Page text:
Application of survival methods for the analysis of adverse event data.
The concept of collecting Adverse Events (AEs) arose with the advent of the
Thalidomide incident. Prior to this the development and marketing of drugs was
not regulated in any way. It was the teterogenic effects which raised people's
awareness of the damage prescription drugs could cause. This thesis will begin
by describing the background to the foundation of the Committee for the Safety of
Medicines (CSM) and how AEs are collected today.
This thesis will investigate survival analysis, discriminant analysis and logistic
regression to identify prognostic indicators. These indicators will be developed to
build, assess and compare predictor models produced to see if the factors
identified are similar amongst the methodologies used and if so are the
background assumptions valid in this case. ROC analysis will be used to classify
the prognostic indices produced by a valid cut-off point, in many medical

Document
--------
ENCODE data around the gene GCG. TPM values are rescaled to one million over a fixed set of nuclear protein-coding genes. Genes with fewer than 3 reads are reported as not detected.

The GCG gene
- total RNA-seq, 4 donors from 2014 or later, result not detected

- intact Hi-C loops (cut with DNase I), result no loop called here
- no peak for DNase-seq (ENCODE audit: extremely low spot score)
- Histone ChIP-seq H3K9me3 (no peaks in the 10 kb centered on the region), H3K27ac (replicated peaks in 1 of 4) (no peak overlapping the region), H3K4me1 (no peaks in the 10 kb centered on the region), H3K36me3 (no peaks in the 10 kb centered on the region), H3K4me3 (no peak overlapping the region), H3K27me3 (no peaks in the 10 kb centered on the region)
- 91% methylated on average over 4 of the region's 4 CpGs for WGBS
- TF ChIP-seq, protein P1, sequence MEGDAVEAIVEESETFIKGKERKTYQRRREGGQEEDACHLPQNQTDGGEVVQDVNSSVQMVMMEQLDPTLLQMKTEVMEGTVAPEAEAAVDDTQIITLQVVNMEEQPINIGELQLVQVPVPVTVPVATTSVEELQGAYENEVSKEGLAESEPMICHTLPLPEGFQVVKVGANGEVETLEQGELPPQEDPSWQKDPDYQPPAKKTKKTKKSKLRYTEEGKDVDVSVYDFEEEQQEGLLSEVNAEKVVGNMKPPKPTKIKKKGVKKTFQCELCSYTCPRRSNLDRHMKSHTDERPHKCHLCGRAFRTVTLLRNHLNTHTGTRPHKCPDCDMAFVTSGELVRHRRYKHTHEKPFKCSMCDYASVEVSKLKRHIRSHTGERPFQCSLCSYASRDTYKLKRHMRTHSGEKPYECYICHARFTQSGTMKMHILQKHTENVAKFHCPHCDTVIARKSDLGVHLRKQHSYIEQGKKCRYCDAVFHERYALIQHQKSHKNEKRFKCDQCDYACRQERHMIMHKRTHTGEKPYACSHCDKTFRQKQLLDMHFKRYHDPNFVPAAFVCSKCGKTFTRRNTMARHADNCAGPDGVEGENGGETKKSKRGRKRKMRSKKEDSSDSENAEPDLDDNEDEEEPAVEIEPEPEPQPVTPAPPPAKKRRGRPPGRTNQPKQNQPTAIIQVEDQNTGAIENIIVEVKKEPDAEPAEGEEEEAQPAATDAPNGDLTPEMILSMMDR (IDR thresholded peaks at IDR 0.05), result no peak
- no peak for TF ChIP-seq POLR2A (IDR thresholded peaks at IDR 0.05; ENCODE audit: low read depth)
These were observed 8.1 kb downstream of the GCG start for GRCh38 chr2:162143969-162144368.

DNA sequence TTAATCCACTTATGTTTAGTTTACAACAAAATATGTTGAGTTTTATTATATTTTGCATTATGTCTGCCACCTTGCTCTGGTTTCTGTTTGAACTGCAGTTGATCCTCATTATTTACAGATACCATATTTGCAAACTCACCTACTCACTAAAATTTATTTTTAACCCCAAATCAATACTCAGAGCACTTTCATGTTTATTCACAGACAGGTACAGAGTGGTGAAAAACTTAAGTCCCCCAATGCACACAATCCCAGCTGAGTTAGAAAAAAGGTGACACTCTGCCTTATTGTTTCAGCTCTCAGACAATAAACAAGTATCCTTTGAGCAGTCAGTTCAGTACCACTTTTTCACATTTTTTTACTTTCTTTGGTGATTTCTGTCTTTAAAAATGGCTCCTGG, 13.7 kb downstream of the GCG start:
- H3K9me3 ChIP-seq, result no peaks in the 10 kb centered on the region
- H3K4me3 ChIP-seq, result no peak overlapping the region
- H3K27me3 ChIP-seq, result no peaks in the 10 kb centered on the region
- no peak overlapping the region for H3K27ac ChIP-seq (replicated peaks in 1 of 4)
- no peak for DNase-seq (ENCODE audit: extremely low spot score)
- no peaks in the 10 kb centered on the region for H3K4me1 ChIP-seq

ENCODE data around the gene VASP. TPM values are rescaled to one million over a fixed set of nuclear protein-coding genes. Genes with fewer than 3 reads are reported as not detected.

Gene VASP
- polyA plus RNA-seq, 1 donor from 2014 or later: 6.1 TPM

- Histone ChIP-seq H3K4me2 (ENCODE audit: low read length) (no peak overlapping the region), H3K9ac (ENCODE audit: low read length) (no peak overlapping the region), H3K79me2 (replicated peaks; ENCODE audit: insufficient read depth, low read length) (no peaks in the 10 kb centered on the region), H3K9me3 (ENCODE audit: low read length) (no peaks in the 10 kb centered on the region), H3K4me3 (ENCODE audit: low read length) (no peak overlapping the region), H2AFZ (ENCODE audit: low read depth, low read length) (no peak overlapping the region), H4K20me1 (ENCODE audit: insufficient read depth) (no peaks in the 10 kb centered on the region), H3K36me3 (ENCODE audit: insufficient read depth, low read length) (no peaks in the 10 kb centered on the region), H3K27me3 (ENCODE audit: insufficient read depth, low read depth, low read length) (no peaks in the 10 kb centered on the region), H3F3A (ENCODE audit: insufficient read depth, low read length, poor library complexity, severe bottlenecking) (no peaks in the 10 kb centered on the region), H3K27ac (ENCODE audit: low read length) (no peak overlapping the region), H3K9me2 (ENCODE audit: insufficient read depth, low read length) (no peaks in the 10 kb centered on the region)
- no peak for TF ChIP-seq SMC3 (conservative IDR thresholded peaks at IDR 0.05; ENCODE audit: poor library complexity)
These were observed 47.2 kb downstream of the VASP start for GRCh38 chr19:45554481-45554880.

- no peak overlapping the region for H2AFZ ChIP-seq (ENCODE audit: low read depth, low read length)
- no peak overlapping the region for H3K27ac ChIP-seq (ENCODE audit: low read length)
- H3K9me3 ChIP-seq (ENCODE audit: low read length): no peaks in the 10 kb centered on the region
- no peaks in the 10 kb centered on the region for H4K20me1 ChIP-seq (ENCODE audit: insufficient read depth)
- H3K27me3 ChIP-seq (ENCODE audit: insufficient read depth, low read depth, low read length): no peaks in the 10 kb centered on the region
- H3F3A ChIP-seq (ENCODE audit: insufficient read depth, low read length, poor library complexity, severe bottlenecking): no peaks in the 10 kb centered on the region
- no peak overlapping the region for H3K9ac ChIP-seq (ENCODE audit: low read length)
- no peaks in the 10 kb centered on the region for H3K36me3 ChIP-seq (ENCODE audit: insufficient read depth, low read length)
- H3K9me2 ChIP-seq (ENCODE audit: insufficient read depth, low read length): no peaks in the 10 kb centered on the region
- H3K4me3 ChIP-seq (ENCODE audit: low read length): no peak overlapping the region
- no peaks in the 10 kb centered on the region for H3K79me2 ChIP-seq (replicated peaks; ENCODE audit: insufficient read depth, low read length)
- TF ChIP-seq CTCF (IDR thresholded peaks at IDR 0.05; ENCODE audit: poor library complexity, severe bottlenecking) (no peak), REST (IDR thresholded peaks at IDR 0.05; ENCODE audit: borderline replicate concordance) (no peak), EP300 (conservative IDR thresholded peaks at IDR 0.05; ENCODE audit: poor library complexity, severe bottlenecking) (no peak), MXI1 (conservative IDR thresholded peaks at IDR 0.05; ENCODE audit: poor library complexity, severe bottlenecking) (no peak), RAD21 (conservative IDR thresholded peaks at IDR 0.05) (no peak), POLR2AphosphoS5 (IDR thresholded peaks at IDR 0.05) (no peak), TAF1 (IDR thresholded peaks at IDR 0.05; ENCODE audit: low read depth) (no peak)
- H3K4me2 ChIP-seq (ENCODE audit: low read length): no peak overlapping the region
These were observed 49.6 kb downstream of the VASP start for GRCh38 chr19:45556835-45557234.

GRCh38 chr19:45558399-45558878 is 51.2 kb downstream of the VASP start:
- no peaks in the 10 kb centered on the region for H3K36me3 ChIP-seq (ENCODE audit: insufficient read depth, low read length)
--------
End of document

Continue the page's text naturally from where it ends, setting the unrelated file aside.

applications the emphasis is on creating the index - the cut-off points are chosen
by clinical judgement. Here ROC analysis is used to give a statistical background
to the decision. In addition neural networks will be investigated and compared to
the other models.
Two sets of data are explored within the thesis, firstly data from a Phase III clinical trial used to assess the efficacy and safety of a new drug used to repress the
advance of Alzheimer's disease where AEs are collected routinely and secondly
data from a drug monitoring system used by the Department of Rheumatology at
the Haywood Hospital to identify patients likely to require a change in their
medication based on their blood results.